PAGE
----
I lie down with you, I feel my beard crush into your beard,
I remember pressing my 14-year-old face
to a mirror to feel the prized whiskers
crumble back to me.
I finger the lumps on your balding head and you feel me.
Our hair has retreated.
Our stomachs have moved softly out into the world.
When you rise and walk to your shoes
I see the wear, the used look. You hang from your frame
like towels. No soft drink will ever claim you
on TV. I think of you as old full flowers
hanging at dusk from a fire escape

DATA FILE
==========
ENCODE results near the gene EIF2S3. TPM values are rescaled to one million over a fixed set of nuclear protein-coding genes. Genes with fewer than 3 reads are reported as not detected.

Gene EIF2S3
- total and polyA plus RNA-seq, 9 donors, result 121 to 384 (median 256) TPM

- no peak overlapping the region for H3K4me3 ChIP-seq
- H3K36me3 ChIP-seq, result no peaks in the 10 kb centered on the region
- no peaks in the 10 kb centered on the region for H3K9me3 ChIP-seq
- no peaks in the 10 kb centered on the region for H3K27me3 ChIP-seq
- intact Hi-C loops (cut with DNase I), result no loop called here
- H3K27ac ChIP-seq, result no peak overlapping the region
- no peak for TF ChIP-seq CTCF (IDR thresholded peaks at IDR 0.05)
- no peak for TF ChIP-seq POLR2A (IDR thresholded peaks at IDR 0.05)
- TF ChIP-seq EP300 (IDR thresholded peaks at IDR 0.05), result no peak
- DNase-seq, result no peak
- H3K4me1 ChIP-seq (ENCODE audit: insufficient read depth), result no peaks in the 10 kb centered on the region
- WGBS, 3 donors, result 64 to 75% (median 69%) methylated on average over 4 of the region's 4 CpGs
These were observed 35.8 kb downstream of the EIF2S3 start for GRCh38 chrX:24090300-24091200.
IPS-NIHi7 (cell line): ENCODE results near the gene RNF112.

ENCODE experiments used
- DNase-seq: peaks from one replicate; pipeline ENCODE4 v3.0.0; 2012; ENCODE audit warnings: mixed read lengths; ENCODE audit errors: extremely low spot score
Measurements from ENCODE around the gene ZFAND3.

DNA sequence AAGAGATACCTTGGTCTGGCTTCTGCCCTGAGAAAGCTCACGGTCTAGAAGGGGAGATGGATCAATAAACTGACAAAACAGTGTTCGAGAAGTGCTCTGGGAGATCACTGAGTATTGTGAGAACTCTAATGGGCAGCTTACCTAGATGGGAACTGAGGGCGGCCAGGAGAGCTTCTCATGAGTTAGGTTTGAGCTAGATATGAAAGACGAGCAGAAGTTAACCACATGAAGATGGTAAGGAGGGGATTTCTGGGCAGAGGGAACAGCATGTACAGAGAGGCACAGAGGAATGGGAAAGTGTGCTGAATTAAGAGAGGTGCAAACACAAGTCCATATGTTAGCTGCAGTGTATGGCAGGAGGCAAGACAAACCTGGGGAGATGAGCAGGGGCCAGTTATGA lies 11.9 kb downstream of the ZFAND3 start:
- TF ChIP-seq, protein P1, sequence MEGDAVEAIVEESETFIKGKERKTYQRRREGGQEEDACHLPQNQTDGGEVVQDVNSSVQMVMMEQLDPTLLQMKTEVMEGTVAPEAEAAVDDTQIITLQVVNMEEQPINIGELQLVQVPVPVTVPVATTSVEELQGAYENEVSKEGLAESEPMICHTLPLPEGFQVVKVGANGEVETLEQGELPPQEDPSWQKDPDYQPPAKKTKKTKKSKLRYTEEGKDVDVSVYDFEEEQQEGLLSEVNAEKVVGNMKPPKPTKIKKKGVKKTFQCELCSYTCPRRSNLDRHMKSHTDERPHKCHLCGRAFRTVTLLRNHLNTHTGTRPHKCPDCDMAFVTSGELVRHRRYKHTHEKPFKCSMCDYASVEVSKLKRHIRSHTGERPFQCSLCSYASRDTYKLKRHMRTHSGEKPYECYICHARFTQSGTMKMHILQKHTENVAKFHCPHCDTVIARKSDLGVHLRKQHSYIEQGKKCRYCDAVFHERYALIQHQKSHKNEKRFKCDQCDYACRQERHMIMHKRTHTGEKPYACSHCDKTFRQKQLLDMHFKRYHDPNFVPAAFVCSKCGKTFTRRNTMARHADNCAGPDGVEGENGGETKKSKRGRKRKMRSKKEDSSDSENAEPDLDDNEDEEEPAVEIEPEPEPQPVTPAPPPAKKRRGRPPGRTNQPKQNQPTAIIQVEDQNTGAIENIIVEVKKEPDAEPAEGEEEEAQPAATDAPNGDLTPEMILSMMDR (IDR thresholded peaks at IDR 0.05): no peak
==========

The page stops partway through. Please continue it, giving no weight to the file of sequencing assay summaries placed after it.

in an alley above a stage door
where those trim young guys would see us hugging and
imagine the AIDS virus boiling off us like flies.
Because I have not stood up, you come back,
drop to one knee, then the next, sway a little in your weight,
and fall on me with a growl that says
we are wrestling, asking would anyone
want to touch you, how shall I try to love you,
how shall I love myself?